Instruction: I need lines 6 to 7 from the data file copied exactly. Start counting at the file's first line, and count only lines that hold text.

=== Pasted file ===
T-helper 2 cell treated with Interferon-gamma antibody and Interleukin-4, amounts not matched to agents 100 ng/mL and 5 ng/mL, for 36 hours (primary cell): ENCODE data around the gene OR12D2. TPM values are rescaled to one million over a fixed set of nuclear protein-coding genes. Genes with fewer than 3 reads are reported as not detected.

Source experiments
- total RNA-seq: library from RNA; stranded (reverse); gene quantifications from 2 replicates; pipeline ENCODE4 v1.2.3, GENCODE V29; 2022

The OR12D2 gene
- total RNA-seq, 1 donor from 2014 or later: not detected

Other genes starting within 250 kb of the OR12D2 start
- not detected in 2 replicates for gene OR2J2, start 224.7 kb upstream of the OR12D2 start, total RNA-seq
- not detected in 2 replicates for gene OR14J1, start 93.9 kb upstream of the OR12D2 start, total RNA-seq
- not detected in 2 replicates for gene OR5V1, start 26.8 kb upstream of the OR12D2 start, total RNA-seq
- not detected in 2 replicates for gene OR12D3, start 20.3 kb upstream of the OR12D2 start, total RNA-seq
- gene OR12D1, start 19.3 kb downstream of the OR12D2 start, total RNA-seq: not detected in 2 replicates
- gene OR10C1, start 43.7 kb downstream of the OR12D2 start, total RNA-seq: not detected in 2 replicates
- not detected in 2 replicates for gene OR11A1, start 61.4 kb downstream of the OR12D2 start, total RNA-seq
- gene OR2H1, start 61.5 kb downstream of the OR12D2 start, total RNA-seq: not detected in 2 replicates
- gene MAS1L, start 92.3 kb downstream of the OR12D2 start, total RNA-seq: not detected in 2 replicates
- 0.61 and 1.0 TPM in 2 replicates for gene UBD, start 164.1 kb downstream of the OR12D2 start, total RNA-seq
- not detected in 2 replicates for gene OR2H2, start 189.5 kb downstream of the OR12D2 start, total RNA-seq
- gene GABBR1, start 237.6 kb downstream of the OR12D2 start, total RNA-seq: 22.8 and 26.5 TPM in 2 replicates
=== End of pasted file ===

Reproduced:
Other genes starting within 250 kb of the OR12D2 start
- not detected in 2 replicates for gene OR2J2, start 224.7 kb upstream of the OR12D2 start, total RNA-seq